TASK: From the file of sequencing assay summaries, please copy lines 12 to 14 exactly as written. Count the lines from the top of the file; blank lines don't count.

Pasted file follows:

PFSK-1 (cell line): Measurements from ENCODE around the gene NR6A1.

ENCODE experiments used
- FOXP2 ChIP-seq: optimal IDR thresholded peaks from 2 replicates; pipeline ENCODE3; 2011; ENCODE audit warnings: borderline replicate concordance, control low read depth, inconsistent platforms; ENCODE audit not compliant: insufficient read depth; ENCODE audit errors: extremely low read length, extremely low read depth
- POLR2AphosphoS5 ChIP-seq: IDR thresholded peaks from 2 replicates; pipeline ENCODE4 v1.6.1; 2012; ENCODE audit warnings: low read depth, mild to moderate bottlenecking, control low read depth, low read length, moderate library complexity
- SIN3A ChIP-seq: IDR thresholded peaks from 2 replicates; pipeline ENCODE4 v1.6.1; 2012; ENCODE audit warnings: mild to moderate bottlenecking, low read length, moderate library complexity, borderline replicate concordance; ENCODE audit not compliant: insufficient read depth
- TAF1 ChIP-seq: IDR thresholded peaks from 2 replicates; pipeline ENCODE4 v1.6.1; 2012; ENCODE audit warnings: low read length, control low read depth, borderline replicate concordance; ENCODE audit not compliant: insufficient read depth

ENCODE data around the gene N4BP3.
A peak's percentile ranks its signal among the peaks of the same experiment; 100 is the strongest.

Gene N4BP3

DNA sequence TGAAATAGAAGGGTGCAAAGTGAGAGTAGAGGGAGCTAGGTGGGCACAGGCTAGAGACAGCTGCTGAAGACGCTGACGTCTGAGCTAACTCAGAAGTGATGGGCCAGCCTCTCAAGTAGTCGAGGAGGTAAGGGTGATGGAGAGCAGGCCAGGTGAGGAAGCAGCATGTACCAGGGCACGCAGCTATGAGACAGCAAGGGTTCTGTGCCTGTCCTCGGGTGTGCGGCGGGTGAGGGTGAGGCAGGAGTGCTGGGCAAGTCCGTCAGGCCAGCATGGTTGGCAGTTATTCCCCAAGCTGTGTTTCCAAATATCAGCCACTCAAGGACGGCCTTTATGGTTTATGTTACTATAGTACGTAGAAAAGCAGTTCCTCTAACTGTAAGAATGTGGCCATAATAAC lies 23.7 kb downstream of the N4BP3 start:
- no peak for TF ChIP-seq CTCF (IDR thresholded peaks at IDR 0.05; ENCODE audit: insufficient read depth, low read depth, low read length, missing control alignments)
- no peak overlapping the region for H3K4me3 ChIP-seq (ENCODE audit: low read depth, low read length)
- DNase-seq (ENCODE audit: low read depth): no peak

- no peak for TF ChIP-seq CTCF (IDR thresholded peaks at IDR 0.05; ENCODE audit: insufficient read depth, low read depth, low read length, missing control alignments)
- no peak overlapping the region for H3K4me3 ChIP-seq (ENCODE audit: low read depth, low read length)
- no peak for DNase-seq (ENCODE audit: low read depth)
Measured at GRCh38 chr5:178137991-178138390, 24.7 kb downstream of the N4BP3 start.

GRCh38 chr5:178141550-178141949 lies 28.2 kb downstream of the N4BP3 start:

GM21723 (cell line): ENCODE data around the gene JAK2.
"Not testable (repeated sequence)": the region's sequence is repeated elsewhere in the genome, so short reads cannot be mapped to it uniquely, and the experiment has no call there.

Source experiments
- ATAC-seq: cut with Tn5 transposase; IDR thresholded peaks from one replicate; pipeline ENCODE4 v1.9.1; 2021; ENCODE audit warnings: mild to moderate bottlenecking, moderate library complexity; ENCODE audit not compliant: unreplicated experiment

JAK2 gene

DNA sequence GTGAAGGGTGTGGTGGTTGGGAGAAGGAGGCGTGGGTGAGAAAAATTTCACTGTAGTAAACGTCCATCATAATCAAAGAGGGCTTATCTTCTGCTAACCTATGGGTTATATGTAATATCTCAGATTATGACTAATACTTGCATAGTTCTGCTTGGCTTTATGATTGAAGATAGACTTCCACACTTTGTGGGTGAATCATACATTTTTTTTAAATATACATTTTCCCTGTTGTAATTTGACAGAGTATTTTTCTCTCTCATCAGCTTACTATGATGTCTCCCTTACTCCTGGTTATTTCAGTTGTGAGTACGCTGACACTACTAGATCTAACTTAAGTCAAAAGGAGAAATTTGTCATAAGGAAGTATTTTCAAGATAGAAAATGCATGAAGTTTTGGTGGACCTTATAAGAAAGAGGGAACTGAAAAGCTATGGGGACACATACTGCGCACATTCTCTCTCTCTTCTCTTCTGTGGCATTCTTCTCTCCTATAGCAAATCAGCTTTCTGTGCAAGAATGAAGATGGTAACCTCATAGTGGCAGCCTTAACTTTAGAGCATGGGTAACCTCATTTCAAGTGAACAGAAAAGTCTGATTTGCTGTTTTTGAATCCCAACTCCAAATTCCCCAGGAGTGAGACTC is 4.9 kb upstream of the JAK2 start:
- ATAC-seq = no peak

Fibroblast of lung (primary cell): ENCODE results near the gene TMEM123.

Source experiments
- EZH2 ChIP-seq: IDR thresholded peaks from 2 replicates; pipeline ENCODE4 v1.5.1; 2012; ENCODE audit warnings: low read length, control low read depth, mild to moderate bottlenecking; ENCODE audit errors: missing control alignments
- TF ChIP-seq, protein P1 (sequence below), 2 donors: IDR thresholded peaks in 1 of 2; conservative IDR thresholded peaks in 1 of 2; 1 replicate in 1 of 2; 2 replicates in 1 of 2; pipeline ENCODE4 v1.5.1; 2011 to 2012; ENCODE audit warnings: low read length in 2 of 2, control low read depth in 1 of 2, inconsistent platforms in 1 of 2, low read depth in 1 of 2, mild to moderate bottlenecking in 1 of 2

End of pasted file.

- no peak overlapping the region for H3K4me3 ChIP-seq (ENCODE audit: low read depth, low read length)
- DNase-seq (ENCODE audit: low read depth): no peak

- no peak for TF ChIP-seq CTCF (IDR thresholded peaks at IDR 0.05; ENCODE audit: insufficient read depth, low read depth, low read length, missing control alignments)